Mr Smith's Amazing Sailboats
His early models quickly worked towards a configuration of three buoyant hydrofoils arranged on a framework with a single-surface sail, as seen in the image above. Further experiments showed the performance boost gained by using an asymmetrical layout. More models followed, as did some degree of support from his colleagues for the work he was doing. Analysis provided by other scientists helped determine the behavior of the models and supported experimenting with different configurations.
By 1959, Bernard felt ready to apply what he had so far learnt to a full-sized craft. Choosing a proa configuration, this man-carrying sailboat had two buoyant foils to leeward and a small twin-ruddered planing hull. In the midst of making the proa, he learnt that he was to be re-assigned to the east coast of the US. Only two trials of his sailboat were possible before he had to leave for Rhode Island. An error in reasoning how the sail operated made controlling the craft a challenge and tacking proved impossible to do. It was, according to Bernard, "an imperfect design".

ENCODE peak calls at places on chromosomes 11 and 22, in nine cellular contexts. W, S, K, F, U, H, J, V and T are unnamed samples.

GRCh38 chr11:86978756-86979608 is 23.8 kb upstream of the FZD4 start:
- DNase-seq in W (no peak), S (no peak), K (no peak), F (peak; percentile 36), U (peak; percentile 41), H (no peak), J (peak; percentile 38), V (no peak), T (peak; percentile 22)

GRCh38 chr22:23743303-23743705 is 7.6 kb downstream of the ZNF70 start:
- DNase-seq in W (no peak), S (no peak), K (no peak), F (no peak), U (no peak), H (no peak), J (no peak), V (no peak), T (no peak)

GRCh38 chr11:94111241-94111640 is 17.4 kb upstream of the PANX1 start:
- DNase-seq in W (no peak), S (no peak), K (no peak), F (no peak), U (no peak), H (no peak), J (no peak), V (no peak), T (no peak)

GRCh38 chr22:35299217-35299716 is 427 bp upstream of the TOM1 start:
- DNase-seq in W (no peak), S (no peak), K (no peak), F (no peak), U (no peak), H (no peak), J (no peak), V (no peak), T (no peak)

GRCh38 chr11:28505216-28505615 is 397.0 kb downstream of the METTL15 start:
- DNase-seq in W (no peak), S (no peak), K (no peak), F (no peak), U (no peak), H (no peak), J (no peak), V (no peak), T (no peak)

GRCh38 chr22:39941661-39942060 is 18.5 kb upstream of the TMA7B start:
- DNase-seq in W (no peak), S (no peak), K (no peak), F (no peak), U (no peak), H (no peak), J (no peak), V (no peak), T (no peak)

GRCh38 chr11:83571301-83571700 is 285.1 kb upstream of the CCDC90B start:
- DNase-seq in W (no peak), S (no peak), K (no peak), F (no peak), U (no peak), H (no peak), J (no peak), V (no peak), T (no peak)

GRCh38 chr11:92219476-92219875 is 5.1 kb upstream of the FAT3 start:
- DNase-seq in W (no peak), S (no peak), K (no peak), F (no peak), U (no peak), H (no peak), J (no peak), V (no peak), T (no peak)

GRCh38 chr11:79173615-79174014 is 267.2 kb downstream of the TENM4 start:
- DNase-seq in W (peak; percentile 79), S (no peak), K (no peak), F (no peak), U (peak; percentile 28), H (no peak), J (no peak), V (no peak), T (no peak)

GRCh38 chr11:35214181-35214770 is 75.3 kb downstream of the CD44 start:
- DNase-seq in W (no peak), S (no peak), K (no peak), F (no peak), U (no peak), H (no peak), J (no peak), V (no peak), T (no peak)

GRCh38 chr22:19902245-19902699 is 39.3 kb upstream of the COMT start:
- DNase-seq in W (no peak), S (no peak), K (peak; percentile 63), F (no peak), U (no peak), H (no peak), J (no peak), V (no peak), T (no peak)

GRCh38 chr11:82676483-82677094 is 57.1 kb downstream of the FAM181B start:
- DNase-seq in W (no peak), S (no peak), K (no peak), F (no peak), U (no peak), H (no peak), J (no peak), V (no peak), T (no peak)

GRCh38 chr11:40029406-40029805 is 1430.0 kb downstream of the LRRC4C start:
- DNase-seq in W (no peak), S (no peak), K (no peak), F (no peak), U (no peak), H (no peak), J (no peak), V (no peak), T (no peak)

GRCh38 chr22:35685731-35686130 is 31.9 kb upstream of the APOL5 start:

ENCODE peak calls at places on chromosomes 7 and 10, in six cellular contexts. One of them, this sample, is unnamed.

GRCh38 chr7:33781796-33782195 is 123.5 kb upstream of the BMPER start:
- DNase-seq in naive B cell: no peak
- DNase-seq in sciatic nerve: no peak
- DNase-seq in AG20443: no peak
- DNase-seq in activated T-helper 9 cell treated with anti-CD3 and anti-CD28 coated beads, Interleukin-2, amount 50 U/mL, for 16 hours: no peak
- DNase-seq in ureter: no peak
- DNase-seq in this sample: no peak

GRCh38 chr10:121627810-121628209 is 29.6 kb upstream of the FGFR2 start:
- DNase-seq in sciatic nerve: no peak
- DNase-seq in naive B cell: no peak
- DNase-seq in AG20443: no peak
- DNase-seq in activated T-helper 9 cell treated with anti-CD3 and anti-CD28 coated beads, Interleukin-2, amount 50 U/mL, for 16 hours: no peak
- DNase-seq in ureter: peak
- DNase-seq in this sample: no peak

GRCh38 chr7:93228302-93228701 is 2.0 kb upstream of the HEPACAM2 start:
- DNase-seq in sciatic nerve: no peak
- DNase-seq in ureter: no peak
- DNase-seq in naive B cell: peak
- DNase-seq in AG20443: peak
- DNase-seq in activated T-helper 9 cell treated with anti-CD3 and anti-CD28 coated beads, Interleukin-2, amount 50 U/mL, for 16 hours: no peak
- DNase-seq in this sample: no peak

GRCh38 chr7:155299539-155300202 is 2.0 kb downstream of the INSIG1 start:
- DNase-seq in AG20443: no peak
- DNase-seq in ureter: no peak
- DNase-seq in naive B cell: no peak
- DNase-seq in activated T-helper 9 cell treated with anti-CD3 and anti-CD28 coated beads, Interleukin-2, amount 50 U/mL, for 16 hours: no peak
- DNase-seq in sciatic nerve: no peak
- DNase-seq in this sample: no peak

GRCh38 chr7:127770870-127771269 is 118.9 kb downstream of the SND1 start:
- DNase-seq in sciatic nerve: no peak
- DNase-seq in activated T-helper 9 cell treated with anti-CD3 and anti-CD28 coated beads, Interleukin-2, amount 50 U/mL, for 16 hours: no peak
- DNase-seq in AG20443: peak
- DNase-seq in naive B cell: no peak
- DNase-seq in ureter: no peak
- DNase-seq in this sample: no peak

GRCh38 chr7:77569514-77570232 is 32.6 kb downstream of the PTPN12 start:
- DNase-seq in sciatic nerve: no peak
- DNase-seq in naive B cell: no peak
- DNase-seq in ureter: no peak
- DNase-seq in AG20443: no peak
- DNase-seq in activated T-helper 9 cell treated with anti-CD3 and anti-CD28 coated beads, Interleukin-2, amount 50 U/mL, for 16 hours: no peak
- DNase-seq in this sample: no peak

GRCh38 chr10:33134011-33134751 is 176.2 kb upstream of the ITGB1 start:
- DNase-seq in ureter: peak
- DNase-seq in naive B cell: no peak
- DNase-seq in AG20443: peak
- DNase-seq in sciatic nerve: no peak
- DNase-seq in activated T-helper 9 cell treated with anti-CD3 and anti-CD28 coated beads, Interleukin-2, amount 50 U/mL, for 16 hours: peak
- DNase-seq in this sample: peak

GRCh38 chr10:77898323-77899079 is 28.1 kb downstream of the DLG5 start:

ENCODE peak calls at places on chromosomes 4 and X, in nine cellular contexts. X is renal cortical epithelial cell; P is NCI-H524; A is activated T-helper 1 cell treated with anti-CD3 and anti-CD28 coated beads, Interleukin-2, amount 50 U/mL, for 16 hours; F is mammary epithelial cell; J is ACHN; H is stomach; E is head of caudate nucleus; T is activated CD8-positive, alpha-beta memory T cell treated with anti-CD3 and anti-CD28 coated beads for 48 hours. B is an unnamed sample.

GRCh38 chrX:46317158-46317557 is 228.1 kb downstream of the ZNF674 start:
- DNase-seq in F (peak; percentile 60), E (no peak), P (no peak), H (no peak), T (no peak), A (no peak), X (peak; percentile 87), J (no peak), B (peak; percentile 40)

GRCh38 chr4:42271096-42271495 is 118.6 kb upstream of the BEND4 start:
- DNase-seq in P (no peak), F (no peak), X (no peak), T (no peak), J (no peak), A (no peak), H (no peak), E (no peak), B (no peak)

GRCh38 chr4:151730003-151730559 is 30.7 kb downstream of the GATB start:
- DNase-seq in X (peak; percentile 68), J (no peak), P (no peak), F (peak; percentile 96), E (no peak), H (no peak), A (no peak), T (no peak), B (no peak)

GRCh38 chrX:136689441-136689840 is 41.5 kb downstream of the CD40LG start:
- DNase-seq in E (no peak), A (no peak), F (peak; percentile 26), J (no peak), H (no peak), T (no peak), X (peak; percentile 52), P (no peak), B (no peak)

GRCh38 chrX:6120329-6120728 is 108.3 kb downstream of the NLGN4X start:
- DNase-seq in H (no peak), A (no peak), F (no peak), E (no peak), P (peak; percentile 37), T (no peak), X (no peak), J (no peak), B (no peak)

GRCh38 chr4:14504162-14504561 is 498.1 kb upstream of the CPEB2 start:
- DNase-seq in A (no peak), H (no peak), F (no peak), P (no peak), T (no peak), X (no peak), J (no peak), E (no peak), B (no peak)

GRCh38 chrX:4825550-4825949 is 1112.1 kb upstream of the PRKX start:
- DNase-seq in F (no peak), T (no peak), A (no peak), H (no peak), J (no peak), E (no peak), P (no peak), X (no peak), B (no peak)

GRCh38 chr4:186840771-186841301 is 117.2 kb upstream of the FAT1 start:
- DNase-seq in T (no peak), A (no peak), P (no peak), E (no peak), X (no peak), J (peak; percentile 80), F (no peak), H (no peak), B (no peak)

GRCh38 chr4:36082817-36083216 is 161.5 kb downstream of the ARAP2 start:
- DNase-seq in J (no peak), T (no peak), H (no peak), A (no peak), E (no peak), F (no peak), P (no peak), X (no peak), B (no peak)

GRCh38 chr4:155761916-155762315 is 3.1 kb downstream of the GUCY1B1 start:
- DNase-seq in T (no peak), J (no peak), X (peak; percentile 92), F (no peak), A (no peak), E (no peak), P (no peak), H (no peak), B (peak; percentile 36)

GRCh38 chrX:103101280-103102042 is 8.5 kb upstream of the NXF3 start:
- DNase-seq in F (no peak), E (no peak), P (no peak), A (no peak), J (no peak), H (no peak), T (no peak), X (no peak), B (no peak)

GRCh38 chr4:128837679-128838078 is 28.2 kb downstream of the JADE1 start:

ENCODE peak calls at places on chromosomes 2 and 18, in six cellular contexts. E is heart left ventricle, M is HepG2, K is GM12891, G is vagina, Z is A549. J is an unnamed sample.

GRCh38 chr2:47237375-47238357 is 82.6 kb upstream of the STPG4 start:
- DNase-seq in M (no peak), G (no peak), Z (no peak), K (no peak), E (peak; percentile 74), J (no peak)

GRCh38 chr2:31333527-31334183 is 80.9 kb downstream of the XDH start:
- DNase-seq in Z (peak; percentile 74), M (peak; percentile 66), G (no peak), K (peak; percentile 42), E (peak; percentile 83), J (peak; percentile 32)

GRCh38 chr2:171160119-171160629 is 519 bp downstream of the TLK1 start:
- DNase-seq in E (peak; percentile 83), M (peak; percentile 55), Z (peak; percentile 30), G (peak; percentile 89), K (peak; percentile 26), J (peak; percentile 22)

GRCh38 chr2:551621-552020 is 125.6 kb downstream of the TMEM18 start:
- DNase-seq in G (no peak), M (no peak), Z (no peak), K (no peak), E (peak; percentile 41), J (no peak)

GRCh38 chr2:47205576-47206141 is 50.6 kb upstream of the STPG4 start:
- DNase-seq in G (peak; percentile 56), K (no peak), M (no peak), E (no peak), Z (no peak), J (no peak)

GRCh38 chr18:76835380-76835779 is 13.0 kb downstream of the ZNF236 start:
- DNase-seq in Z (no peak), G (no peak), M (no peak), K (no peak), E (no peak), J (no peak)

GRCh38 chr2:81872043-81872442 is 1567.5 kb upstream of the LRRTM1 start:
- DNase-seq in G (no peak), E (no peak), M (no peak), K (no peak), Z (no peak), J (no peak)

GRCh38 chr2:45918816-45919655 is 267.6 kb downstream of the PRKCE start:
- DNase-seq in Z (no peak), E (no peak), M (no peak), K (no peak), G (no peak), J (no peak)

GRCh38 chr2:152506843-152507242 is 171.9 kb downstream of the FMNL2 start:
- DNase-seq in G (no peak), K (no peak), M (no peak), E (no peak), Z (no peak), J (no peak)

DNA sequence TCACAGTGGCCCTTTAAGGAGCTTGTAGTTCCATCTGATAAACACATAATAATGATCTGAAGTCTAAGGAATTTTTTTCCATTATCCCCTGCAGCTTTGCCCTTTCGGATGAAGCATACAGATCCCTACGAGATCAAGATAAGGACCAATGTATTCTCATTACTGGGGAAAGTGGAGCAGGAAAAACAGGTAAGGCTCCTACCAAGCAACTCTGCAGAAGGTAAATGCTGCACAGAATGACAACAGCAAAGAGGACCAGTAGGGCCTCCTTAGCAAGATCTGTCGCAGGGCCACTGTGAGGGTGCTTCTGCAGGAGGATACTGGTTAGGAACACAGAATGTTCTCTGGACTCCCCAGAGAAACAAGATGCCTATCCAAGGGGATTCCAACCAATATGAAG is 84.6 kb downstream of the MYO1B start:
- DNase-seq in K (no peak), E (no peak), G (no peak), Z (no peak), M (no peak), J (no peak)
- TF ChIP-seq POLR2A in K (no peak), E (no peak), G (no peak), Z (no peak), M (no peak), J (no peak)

Whilst resident in Newport, Bernard continued to work on
his high-speed sailboat concepts. Analysis convinced him, that if the hydrofoil
yacht was to perform well at high speeds and in all directions, it needed an airfoil wing.
Developmental work with a series of models followed. The performance of one
particular craft, which had an airfoil "sail" and three hydrofoils,
to windward, made him realize he was on the right track. Making full use of this
asymmetrical arrangement, Bernard went on to develop the model shown above. This
craft could change tack - the 'sail' mounted beam changing about as the craft tacked, the
rear foil staying aligned with the other two.
This page last modified 16 October, 2000